Rip It Up And Start Again
William S. Burroughs (co-curated by John Giorno ), Charles Henri Ford (co-curated by Christopher Müller ), Ray Johnson (co-curated by Stefan Kalmár ), readymades belong to everyone® (co-curated by Claire Fontaine), Arthur Russell (co-curated by James Merle Thomas)
10 October – 22 November 2009
“Rip It Up And Start Again” will be the last exhibition conceived for Kunstverein München by its departing director Stefan Kalmár. The exhibition (co-produced with Artists Space NYC, which Stefan Kalmár is heading since July 2009) concentrates exemplary on five artistic positions, bringing together works by five artists that have died within the last 10 years.
“Rip It Up And Start Again” focuses on these five artists who were admired in New York City of the 1970s and 1980s, in particular by artist colleagues, but who nonetheless have encountered little official recognition within the art historical discourse.
William S. Burroughs, Charles Henri Ford, Ray Johnson, Arthur Russell and Philippe Thomas (readymades belong to everyone®) – were legendary outsiders, or, as Andy Warhol remarked about Ray Johnson: “Ray is the best-known unknown artist in NYC.” Despite their ongoing artistic activities in New York City, which brought them into close contact with ʻsuccessfulʼ artists, all five of them remain virtually unrecognized to a wider public till today.
This exhibition reflects upon both: the mechanisms of marginalization operating within the art market, as well as upon the complex social parameters of hierarchization that distinguishes between ʻsuccessfulʼ and ʻunsuccessfulʼ artists.
The presentation attempts to encompass the entire spectrum of the multifaceted artistic careers: from Burroughsʼ little-known “Collages”; to Philippe Thomasʼ fictive agency readymades belong to everyone®; to Ray Johnsonʼs “Mail Art”; to Arthur Russellʼs experimental minimalist compositions and attention to repetition; and finally Charles Henri Fordʼs art and literature magazine “View” and video productions. One focus of this exhibition will also be the non-institutionalized contexts of production, and the closely intertwined networks between music, art, literature, magazine publication, and popular culture.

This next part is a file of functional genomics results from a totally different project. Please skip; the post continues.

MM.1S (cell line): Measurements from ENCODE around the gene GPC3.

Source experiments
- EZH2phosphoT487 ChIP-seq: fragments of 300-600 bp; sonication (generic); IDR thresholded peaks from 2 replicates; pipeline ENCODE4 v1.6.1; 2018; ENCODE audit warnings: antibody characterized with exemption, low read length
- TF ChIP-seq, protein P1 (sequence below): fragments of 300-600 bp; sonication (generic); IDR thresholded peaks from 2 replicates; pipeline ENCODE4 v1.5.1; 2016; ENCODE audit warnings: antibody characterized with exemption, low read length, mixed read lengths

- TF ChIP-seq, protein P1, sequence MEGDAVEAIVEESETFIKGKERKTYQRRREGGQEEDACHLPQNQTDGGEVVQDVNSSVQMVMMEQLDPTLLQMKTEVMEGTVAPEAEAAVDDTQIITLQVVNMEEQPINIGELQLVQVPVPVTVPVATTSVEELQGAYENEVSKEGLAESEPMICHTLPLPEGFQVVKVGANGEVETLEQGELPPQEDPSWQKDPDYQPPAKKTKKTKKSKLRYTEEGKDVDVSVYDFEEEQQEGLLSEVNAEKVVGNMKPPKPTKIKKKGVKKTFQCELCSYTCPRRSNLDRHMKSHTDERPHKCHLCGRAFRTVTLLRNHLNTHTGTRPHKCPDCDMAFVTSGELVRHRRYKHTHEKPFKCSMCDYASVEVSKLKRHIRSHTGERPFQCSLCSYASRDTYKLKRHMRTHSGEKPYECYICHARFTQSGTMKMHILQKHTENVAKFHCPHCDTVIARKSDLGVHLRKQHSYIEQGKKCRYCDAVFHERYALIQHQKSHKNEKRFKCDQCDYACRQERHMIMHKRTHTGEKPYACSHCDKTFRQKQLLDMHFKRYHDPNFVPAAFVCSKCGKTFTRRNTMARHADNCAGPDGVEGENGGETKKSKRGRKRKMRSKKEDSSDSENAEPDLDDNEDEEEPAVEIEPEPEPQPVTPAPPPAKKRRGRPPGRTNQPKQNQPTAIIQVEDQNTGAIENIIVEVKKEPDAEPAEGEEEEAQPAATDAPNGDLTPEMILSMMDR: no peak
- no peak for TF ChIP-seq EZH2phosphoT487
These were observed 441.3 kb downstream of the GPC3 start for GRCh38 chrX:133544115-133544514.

Moreover, “Rip It Up And Start Again” explores the ways in which these strategies can be regarded as anticipating contemporary cultural practices and discourses. From this perspective, the exhibition highlights connections to contemporary theories dealing with alternative publishing, minimal music, and issues of authorship and transgressive identity politics.
In the spirit of artistic strategies that could be characterized by the motto “Rip It Up And Start Again,” all of the exhibited artists worked with collage techniques in the broadest sense. Configuring and distorting existing image worlds as bearers of ideology and identity.
“Rip It Up And Start Again” and the questions it poses has to be seen in relation to two other exhibitions organized by the Kunstverein München; “Oh Girl, Itʼs a Boy!” (2007) and “The Secret Public. The Last Days of the British Underground 1978 – 1988” (2006). While “Oh Girl, Itʼs a Boy!” (co- curated by Henrik Olesen) was concerned with resituating (a) politics of “queer identity” against the horizon of contemporary changes in politics of representation, “The Secret Public. The Last Days of the British Underground 1978 – 1988” (co-curated with British critic Michael Bracewell) focused on the marginalized practices during the British Post-punk-era, and tried to discuss their influence on contemporary art practice.
This exhibition trilogy concludes now with “Rip It Up And Start Again”.
Rip It Up And Start Again